Creed II’s lesson on life and politics: Our parents’ wars belong to us after all
With a focus sharp as a beam of light, Adonis Creed (Michael B. Jordan) is after something intangible. Is it glory, pride, rapture? He breathes in and out and punches the bag and screams. He and his coach, Rocky Balboa (Sylvester Stallone), spend a lot of “Creed II” puzzling through this fight that has no name. On the other side of the struggle waits the ineffable rush that flows from a hard-won victory, the thrill of doing something big, testing your apparent limits, reveling in your success. Driven to excel, Adonis puts himself through the wringer, bloodying his body and sullying his psyche—and for what? For whom?
The sequel to the 2015 film “Creed” follows Adonis’s boxing career as he assumes several new mantles: heavyweight champion of the world, father, inexhaustible avenger. Right after Adonis wins the heavyweight title, a Russian boxer named Viktor Drago challenges him to a fight. Viktor’s father, Ivan Drago, killed Adonis’s father, Apollo Creed—Rocky’s arch-rival in the “Rocky” movies of the 1970s and ’80s—in the ring in 1985’s “Rocky IV.” “It all feels so Shakespearean,” says a boxing commentator. Fights are about narrative-building, says Buddy Marcelle, a promoter who amps up the tension with his public appearances and media baiting.
Driven to excel, Adonis puts himself through the ringer, bloodying his body and sullying his psyche—and for what?
At a meeting in an Italian restaurant decked out in red-and-white-check tablecloths, Ivan Drago, who looks like a cross between Steve Kerr and Vladimir Putin, snarls at Rocky, a former opponent. They talk trash, and Ivan reiterates the challenge. But “Creed II” is less about petty grievances than doing right by your forebears. When Adonis watches a YouTube video of his dad’s death, you can see something snap in him, some giant psychological tendon. Even though Rocky wants him to forget about “what happened a long time ago” and “let it go,” Adonis has to accept this fight.
It is a personal calling, an old blood feud, but there is something else here, too. Maybe I am just prone to political metaphors, but as I watched, 1985 was never far from my mind. Today, the sight of a Russian clobbering an American does not conjure up Cold War frost but the troublingly absurd current of decay that runs through our body politic. You cannot escape the past. You cannot will the end of history. And so it seems that maybe our parents’ wars do belong to us after all. We are not as enlightened and wide-eyed—barreling toward the future with a smirk—as we once thought we could be, arbiters of the post-Soviet world. The shimmer of liberal democracy has been tarnished with grit and grime, dulled by wear and tear. We are stuck in the ring, brawling in our stars-and-stripes shorts, falling over—K.O.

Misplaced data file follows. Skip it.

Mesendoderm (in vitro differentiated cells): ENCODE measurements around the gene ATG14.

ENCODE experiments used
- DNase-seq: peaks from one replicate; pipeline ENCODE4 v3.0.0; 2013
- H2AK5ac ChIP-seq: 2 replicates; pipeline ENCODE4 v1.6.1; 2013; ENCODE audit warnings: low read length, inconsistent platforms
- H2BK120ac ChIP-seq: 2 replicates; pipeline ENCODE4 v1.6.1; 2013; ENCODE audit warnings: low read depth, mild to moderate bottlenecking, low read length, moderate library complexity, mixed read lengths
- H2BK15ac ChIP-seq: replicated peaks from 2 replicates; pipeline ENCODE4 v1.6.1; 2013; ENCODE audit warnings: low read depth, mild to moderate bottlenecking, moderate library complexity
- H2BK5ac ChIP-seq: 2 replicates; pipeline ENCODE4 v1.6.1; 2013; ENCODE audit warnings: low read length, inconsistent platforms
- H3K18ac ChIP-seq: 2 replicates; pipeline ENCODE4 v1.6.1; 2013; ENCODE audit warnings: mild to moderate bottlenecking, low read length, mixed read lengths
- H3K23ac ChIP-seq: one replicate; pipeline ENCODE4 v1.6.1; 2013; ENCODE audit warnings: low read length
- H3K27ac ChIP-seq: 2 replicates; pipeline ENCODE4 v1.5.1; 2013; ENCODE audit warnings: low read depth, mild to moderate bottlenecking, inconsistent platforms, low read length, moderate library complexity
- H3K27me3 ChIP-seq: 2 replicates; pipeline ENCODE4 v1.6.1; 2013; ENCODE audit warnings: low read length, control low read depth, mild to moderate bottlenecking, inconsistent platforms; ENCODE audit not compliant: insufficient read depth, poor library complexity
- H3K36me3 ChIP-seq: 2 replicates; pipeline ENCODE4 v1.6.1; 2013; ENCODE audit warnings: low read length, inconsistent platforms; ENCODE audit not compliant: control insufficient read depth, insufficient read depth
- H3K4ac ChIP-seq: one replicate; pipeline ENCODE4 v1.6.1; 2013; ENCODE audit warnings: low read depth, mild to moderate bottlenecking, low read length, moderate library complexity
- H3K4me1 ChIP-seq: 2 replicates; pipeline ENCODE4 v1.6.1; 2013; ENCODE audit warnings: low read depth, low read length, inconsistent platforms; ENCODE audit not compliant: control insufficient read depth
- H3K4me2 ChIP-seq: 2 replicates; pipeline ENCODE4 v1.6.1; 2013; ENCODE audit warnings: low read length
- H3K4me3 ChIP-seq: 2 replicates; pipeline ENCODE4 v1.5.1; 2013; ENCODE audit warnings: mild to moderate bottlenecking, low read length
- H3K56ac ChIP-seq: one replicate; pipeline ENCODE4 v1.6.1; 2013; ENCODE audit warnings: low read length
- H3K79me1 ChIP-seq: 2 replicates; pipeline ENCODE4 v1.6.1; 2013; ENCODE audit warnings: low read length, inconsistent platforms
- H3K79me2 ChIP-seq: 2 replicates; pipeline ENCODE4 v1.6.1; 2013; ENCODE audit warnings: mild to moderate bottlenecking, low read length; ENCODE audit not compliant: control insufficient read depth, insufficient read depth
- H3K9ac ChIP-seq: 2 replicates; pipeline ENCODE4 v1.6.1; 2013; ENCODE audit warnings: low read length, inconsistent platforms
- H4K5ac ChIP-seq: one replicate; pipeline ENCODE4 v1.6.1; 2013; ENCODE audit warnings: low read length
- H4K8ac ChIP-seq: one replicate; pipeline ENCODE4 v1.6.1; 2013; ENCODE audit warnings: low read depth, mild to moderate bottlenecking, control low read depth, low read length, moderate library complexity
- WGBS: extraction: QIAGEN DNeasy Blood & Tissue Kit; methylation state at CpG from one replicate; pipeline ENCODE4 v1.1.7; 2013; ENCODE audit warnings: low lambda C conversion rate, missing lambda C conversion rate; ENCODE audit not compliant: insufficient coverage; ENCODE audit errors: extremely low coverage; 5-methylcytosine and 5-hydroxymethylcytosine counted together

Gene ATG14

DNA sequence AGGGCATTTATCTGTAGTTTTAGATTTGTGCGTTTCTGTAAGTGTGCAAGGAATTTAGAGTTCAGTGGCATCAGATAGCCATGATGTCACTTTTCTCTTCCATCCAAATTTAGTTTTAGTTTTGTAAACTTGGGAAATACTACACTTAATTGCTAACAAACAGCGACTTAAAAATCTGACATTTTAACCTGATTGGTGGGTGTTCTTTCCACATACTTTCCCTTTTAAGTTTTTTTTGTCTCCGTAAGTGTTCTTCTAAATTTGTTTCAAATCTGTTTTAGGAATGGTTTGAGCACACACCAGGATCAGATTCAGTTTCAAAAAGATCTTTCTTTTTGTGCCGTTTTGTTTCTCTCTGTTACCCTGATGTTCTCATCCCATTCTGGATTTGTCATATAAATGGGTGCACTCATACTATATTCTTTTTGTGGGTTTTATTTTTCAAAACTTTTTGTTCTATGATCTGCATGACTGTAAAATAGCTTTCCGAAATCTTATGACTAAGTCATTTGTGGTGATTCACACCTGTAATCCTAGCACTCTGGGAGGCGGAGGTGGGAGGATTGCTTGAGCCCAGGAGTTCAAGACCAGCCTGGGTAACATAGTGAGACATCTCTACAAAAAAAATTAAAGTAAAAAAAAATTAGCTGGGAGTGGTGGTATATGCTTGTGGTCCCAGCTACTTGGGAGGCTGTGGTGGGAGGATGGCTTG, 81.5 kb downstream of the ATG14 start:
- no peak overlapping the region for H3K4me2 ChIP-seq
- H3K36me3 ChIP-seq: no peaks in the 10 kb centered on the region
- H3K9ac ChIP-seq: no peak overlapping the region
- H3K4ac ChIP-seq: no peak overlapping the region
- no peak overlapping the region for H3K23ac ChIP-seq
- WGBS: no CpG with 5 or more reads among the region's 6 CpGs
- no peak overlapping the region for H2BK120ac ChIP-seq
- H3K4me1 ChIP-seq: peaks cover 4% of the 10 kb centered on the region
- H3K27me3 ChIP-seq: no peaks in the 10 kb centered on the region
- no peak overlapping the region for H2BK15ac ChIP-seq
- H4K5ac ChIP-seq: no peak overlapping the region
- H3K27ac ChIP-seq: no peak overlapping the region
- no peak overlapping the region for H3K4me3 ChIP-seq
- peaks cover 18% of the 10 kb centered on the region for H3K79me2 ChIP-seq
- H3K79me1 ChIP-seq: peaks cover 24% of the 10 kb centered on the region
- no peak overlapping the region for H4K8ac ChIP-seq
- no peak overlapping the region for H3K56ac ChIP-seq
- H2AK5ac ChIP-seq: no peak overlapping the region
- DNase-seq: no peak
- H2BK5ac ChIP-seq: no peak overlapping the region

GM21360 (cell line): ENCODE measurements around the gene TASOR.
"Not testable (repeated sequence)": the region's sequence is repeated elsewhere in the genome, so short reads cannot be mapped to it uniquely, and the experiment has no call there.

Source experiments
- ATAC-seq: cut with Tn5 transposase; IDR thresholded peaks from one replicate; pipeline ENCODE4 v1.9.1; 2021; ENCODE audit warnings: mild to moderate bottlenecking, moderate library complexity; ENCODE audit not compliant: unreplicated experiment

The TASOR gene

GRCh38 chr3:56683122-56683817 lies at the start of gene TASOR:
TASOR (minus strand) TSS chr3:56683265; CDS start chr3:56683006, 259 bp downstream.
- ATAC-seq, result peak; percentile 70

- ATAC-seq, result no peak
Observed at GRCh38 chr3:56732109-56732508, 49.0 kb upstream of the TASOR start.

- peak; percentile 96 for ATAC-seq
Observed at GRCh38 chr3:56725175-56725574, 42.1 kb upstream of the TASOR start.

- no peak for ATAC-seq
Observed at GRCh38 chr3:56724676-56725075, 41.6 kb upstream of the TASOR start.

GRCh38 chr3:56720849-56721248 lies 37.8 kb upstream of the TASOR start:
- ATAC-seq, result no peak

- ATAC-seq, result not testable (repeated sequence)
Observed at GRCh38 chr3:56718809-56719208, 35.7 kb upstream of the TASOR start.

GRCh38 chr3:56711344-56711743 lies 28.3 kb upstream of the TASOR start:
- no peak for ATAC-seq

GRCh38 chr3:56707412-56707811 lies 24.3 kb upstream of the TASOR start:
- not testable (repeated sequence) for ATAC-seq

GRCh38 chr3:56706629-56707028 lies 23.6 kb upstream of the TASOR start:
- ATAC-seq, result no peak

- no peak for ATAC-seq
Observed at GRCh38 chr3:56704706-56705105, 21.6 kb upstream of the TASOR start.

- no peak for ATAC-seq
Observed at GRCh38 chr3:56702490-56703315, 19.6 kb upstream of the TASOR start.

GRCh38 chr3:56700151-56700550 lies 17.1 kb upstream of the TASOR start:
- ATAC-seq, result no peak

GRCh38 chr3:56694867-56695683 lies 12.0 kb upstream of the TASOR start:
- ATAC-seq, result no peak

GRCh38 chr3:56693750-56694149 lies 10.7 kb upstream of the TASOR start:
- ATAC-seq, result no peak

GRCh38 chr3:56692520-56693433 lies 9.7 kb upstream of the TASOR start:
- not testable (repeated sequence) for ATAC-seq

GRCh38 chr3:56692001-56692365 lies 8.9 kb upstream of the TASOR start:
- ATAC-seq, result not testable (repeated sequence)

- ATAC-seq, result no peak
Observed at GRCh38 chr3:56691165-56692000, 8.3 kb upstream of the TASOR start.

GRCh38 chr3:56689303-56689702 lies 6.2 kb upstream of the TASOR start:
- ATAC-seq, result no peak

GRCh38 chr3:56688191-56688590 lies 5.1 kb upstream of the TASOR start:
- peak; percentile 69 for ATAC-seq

The fights are wild. Even the pacifists in the audience might lean forward in their red velvet seats, hands clasped, mouths contorted into wiggling O’s, cheering Adonis on. The sounds are sharp and crunchy, the lights bright and harsh. In the crowd, a lady in glasses aims her phone at the ring to take a video. Ouch, wow, oooooh, whoa. No, no, stay down! (Get up!) Stay. Down! (GET. UP!)
Rivalry, provocation, battle royale—the fight is like a Jungian archetype, luring you in with familiarity, stirring in you a hunger for triumph. It forms another set of enduring tropes in our imagination: hard work, the treacherous climb, reaching the top of the mountain and taking in the vista. And when the spoils go beyond the belt, the HBO special, the money—when the real trophy is rooted in some unnameable hope or glory or joy, that is when it gets real. That is when something clicks, and you, the viewer, recognize the elation and walk along the surface of cloud nine right beside the victor.
“You wouldn’t be any good to anybody if you didn’t do what you love,” Adonis says, suggesting that this is his passion, his vocation, that he is good at boxing and feels great when he succeeds. Throughout the film, he says he accepted the challenge “because it was my fight.” Later, he visits his father’s grave with his new baby daughter. That is what I kept going back to, days after I watched “Creed II”: how woundedness, when mixed with enough pluck, sometimes fuels greatness, and how it is odd that such sadness, disappointment and loss change something, rewire you. And how it takes your breath away to see that transfiguration take place, the dissolution of darkness into bright light.